US President Donald Trump has said a “major, major conflict” with North Korea was possible over its nuclear and ballistic missile programs, as Washington tests China’s willingness to address the threat despite warnings from Beijing that the situation on the Korean peninsula could slip out of control.
“There is a chance that we could end up having a major, major conflict with North Korea,” Trump said in an interview with Reuters at the Oval Office on Thursday.
“We’d love to solve things diplomatically but it’s very difficult,” he said, describing North Korea as his biggest global challenge.
US Secretary of State Rex Tillerson will chair a UN Security Council meeting on Friday to push for a tougher response to North Korea and pile pressure on China to rein in its ally.
The United States has called for stronger UN sanctions on North Korea, but it wants China to take the lead in diplomatic efforts to resolve the crisis.
“We are going to be discussing what steps may be necessary to increase pressure on Pyongyang to have them reconsider their current posture,” Tillerson said in an interview with Fox News on the eve of the meeting.
Turning to China, Tillerson said: “We are going to test their willingness to help us address the serious threat.
But Chinese Foreign Minister Wang Yi, who will attend the Security Council meeting, said there was a danger that the situation on the Korean peninsula could escalate or slip out of control.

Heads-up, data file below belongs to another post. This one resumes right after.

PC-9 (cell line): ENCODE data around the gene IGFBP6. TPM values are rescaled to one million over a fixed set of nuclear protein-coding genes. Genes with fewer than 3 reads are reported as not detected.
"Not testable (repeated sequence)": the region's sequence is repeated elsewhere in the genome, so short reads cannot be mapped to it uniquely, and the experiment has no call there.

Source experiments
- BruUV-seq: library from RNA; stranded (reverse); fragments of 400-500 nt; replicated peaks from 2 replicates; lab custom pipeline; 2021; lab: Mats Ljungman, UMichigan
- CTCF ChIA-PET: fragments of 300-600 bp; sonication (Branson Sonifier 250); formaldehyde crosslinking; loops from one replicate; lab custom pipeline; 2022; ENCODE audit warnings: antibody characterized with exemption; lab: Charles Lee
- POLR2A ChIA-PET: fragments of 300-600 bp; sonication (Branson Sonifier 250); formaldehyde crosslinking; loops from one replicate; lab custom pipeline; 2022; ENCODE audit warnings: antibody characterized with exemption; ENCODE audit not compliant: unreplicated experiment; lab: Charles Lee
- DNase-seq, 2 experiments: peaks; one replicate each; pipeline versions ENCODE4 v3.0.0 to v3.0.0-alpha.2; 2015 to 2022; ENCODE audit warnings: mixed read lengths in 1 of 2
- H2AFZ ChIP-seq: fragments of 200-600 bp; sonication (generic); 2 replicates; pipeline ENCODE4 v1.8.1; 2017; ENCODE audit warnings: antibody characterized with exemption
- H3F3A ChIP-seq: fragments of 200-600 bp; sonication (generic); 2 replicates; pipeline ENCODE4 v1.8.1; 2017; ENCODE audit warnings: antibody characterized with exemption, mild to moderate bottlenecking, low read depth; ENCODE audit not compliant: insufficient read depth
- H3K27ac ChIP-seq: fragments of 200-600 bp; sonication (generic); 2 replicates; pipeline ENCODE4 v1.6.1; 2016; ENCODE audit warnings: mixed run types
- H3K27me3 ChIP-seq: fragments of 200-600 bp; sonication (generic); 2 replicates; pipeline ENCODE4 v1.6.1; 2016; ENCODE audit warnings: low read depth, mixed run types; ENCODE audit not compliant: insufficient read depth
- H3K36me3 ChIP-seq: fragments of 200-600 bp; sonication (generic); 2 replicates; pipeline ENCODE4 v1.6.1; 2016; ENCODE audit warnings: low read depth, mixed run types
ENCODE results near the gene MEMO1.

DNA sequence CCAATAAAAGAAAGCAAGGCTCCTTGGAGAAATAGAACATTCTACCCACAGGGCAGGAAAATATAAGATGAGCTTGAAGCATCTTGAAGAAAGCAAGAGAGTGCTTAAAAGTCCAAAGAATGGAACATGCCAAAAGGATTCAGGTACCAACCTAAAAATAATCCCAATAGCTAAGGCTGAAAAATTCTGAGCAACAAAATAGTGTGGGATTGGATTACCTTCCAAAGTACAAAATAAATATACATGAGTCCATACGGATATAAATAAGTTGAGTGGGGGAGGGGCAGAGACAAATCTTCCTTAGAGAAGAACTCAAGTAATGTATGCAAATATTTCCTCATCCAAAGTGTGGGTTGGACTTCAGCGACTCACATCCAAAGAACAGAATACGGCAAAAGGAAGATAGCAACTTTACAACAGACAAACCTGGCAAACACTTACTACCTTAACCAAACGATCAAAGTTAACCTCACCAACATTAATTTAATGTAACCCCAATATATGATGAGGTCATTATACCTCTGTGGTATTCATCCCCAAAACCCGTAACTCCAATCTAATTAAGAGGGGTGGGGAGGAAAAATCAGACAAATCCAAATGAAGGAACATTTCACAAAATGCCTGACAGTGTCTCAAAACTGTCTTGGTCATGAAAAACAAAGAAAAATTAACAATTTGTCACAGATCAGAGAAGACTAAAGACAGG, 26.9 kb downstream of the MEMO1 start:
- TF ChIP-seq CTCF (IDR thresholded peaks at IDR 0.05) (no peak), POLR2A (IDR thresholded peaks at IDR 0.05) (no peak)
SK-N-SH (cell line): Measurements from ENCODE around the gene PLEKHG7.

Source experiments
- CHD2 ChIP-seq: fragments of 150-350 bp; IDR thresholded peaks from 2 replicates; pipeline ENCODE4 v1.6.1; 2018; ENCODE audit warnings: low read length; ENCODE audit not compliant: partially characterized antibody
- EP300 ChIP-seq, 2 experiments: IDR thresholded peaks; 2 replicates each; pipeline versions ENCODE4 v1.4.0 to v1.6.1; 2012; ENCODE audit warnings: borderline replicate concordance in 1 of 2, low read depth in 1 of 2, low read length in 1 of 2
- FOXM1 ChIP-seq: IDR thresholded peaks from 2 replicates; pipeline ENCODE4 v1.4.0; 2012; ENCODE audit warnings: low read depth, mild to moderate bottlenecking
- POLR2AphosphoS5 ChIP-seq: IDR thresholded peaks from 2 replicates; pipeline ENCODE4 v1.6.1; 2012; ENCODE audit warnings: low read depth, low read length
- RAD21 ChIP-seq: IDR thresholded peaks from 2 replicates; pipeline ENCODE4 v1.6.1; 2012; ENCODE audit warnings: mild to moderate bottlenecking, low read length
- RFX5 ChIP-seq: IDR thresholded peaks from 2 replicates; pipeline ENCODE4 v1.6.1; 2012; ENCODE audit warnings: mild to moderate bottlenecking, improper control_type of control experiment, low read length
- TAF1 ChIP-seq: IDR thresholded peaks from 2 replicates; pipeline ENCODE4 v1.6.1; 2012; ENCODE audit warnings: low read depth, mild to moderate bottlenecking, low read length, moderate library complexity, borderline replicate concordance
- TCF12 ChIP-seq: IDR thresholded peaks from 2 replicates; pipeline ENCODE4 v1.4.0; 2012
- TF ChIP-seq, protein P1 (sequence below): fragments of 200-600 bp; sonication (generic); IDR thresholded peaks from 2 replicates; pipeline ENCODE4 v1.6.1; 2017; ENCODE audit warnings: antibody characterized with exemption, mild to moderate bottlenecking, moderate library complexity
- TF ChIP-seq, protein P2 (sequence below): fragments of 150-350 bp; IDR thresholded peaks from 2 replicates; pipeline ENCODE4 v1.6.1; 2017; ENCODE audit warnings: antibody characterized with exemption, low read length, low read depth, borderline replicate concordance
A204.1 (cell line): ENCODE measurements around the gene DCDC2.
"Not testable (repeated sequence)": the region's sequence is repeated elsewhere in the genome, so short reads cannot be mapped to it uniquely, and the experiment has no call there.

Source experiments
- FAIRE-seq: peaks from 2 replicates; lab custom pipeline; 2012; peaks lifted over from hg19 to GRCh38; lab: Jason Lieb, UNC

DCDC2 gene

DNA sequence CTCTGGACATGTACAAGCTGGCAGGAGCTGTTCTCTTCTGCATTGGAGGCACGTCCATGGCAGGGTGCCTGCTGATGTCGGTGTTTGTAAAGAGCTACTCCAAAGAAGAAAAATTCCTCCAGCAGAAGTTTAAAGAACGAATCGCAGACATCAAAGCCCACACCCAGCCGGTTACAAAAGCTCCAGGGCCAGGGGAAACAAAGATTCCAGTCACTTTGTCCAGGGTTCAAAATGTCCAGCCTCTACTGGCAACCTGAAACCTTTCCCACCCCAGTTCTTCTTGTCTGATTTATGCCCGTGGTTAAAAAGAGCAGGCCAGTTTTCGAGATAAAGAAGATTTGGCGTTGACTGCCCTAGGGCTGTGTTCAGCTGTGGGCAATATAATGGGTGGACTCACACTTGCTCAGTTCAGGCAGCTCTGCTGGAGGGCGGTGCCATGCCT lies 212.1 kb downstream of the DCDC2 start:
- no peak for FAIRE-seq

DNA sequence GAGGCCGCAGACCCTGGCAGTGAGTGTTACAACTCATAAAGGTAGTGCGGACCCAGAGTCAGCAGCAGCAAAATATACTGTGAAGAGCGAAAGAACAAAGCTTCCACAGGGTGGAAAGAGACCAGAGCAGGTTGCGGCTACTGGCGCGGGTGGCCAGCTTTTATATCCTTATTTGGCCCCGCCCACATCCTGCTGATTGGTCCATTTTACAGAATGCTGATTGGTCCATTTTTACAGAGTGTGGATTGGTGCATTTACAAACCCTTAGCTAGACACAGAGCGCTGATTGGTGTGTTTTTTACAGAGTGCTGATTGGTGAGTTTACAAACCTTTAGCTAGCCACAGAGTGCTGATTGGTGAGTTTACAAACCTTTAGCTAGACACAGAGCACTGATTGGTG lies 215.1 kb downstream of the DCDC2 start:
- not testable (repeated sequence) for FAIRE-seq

Wang made the comments in a meeting at the UN with a Russian diplomat on Thursday.
No resolutions will be adopted at Friday’s meeting, but it will allow Washington and its allies to put the onus on China to use its leverage to rein in Pyongyang.
North Korea is seeking to develop a long-range missile capable of hitting the US mainland with a nuclear warhead, and has so far staged five atomic tests, two of them last year.
China, Pyongyang’s number one trade partner, has repeatedly called for a return to talks on denuclearization but has been reluctant to use economic pressure that could destabilize North Korea.
The Security Council has imposed six sets of sanctions on North Korea — two adopted last year — to significantly ramp up pressure and deny Kim Jong-Un’s regime the hard currency revenue needed for his military programs.
But UN sanctions experts have repeatedly told the council that the measures have had little impact on Pyongyang because they have been poorly implemented.